Grimot Nane Zine Editorial

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13 Comments

  1. I like your explanation of corruption because it is different from the usual moralising. Helplessness (I call it disempowerment) is a problem we all face that makes us tolerate more and more degeneracy in society by the day. I also like the idea of stationary and roving bandits because it is very apt. I do not agree that if there is a referendum on corruption in Nigeria the masses would vote for continued corruption. It is a patronising presumption. Maybe the elite would vote that way but not the poor masses. Let us see what you come up with in part two. Stay strong.

  2. I like this essay so much and I have learnt a lot from it. I would appreciate if writers like you can write on Nigeria forums or websites such as daily news websites or anticorruptionleague.org. My reason is that the anticorruption movement in Nigeria needs momentum on all fronts but all we get is heroes and villains and little else. I bet you agree with me. I Stand United against Corruption!

  3. Nigeria is more or less a nation of roving bandits, thanks to the author’s explanation. Except for a complete bloody revolution I do not see civil society or monetisation or media or the internet resources stopping our big men from roving. Part two, please!

  4. Corruption is like gout when excess food and drink are available its occurence becomes common but when rations are modest gout disappears from society. When Nigeria’s rich oil resources finishes corruption will disappear.

  5. I would like to see wikileaks expose the true details of high-level corruption in Nigeria. The Transparency International style is too vague and ineffectual.

  6. We can now comfortably accept what was always denied in the true spirit of imperialism and Western hatred – those who own the world cause problems for 3rd World countries then get their subjects to make holier than though careers (whether academic, political, ideological, economic, historical, military and economic) out of condemning the 3rd World using vacuous myths which Westerners love to believe like corruption, incompetence, low I.Q., tribalism. Well, the owners of the world can always put the cat back into the bag like nothing happened. Beasts

  7. All Say “wikileaks”… Wikileaks
    All Say “wikileaks”… Wikileaks
    All Say “wikileaks”… Wikileaks
    How many times did I say it?

  8. I am one of those who has spent my life vehemently condemning my people that blame the west for our political and economic woes. I now known better and seek attrition. I can see our worst leader ever was Obasanjo because he was so buddy buddy with the rulers of the planet. I wonder how widened his anus is. God Bless wikileaks!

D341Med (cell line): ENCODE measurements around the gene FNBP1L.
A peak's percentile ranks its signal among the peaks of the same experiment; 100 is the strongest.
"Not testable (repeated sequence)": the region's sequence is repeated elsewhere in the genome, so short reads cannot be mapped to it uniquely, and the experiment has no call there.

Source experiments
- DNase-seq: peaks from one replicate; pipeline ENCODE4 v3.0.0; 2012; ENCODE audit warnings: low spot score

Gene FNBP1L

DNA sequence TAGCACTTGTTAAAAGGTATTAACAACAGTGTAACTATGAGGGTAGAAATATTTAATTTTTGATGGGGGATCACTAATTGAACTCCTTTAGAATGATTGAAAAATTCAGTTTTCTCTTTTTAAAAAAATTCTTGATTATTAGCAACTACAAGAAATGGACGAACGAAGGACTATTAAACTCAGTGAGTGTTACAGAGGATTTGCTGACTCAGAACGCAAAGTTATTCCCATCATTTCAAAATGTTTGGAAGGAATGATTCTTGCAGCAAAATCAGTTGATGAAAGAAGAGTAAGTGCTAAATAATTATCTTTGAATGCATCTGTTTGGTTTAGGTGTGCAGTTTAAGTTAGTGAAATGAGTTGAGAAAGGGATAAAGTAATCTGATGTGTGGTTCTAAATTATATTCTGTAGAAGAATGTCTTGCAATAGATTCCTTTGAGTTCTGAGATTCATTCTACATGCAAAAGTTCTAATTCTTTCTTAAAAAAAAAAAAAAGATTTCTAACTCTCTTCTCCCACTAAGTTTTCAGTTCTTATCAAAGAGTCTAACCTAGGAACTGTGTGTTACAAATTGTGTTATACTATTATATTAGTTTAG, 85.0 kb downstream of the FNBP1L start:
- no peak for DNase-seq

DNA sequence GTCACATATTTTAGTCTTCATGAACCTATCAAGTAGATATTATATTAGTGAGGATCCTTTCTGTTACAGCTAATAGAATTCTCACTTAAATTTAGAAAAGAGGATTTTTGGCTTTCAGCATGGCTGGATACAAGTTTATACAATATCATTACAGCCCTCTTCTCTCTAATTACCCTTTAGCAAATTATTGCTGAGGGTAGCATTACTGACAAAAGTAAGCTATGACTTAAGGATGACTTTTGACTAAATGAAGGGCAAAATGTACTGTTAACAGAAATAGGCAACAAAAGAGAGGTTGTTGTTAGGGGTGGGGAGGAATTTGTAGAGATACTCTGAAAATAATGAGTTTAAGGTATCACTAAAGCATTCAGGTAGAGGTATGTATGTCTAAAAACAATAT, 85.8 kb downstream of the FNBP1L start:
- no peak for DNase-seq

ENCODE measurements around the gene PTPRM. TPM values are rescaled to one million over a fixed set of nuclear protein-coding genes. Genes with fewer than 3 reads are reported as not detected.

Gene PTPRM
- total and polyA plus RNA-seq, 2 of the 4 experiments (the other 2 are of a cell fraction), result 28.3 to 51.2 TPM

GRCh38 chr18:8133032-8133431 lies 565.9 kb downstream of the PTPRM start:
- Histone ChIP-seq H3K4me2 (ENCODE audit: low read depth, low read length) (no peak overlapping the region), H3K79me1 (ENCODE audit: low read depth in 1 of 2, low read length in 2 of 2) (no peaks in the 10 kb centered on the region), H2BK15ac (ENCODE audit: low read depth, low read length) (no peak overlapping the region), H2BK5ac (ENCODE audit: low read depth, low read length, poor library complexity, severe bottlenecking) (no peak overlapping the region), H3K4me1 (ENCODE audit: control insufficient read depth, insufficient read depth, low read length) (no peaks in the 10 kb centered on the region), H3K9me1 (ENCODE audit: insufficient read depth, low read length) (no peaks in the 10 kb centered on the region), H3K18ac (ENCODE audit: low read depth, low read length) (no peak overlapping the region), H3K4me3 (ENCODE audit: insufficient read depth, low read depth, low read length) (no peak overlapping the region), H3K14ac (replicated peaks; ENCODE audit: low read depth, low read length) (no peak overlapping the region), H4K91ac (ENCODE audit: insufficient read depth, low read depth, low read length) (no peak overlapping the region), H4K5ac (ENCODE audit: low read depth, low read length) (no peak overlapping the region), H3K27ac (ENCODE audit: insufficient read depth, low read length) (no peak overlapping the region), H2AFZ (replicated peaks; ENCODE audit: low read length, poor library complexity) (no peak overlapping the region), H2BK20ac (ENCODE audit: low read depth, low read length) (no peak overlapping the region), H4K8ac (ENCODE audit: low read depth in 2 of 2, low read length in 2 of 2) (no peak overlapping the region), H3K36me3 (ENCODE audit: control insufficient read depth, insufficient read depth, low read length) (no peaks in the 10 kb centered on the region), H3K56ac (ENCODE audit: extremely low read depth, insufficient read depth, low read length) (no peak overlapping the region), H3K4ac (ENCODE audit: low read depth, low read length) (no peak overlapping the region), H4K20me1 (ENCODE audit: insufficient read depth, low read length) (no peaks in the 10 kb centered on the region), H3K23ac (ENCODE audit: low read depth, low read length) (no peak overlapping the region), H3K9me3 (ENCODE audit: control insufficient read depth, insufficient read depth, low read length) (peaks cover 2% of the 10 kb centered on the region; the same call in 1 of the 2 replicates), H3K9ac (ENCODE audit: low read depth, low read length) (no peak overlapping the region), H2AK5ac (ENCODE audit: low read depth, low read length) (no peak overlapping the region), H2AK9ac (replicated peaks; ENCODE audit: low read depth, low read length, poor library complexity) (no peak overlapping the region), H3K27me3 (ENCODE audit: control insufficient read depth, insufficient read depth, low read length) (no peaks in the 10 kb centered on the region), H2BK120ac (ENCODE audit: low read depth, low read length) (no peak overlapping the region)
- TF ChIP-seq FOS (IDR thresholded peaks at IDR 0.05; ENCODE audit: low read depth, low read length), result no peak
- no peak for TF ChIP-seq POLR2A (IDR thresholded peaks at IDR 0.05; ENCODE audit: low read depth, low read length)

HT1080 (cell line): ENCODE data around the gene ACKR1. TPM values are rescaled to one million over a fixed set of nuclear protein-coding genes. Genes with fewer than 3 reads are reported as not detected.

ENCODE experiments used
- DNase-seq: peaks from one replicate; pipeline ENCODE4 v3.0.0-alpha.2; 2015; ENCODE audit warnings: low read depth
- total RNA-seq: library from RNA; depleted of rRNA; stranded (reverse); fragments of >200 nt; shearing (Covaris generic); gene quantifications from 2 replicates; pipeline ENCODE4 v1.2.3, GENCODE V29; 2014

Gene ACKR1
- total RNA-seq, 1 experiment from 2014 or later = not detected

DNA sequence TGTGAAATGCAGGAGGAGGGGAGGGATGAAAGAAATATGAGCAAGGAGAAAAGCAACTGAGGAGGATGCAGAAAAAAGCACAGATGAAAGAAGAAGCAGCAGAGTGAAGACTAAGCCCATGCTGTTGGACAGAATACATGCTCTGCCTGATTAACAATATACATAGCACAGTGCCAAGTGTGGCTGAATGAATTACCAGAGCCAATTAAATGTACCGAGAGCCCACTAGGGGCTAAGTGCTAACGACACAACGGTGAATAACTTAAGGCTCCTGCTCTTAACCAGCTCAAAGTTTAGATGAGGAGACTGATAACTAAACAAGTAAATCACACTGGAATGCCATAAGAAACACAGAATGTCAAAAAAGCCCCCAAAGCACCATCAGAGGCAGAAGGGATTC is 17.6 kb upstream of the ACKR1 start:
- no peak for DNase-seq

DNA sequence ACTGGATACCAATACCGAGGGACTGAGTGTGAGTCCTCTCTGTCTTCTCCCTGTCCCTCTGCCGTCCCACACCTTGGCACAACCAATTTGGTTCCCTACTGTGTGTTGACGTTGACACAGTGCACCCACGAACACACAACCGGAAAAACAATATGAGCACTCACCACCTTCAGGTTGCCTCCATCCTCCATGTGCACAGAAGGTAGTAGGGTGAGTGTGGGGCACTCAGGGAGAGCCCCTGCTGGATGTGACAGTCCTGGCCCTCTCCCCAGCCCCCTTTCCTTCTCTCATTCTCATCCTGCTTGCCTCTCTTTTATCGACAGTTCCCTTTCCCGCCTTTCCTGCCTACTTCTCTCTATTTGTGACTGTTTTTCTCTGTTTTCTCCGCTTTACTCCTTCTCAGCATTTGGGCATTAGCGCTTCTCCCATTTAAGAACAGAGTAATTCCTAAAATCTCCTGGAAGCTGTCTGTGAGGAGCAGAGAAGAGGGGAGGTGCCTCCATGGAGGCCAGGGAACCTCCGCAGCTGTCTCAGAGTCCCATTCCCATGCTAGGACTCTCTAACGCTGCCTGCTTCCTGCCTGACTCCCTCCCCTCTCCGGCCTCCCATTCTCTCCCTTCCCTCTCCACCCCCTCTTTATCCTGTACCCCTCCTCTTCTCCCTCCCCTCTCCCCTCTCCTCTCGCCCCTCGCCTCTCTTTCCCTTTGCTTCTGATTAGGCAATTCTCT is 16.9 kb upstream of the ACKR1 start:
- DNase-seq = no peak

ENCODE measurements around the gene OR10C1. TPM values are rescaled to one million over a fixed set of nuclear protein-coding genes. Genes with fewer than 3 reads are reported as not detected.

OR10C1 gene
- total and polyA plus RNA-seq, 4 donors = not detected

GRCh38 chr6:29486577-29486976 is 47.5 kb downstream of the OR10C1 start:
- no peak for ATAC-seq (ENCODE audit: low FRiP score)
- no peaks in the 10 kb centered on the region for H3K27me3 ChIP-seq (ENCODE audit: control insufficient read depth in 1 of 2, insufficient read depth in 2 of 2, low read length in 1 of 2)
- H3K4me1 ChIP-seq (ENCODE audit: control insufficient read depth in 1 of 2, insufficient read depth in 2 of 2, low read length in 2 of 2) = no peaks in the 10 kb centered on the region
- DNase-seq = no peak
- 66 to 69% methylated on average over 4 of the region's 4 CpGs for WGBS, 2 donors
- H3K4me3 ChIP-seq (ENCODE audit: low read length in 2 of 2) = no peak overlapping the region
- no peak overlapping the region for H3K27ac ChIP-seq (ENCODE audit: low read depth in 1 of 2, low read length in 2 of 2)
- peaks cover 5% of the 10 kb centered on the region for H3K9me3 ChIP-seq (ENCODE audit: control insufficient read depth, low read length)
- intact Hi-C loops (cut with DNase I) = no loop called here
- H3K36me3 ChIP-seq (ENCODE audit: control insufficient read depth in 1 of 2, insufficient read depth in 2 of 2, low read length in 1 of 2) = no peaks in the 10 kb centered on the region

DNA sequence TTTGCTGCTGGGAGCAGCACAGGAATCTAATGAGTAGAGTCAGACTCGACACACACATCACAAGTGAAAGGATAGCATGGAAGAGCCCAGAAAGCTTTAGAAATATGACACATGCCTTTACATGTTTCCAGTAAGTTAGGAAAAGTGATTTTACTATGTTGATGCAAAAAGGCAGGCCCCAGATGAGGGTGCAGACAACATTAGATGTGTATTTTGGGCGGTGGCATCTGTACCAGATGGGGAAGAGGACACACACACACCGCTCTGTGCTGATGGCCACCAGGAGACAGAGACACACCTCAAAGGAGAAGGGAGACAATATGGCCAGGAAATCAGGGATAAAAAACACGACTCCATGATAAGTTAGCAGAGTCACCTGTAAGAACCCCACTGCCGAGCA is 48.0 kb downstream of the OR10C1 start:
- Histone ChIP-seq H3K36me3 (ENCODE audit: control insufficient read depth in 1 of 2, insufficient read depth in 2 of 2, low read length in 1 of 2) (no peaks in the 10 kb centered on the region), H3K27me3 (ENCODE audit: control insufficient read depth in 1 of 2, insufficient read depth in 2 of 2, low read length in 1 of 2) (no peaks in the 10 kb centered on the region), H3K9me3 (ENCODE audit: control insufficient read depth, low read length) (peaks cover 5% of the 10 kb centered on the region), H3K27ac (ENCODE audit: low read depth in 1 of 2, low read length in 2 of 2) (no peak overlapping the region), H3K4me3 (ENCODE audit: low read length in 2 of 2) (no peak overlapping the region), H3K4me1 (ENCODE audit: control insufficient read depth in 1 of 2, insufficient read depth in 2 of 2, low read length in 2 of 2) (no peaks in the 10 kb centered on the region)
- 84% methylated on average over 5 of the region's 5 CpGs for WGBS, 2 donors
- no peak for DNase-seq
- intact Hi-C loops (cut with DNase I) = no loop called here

9. My question is can corruption be removed or separated from the Nigerian culture that obviously promotes and glorifies corruption? The unspoken solution to corruption in Nigeria is bloodshed. I would be happy to see a very peaceful solution to corruption in Nigeria but not the kind offered by the imperialist lapdogs, Transparency International and cohorts.

  10. I will like to see the original and complete wikileaks documents on Shell’s infiltration of Nigeria’s government departments. What did Shell’s management actually perpetrate or achieve by planting officials in government? Reading the blog on here “Educating A Shell Worker” we clearly now how Shell infiltrated the Nigerian government i.e. using scholarships, jobs and contracts. Is Shell responsible for grand levels of corruption, genocide, ecocide, misgovernance in Nigeria? Did Ken Saro-Wiwa die because of Shell’s profiteering or Abacha’s megalomania or both? It is simply not enough to mention just that Shell’s infiltrated the government. What is Shell responsible for in Nigeria? We want to know! And scientifically.

  11. Grimot, I am keenly for your explanation or prescription for a cure for corruption in Nigeria and perhaps elsewhere. I hope you are still working on it. Best of luck.

  12. It has been a while now and I am not expecting magic but I would like to know what solutions you have come up with to cure corruption in Nigeria. I read a 2009 paper of yours recently and it appeared to have a few good practical solutions. Or is it that you are longer active on this blog? You have not written anything here since February. I hope all is well with you. Cheers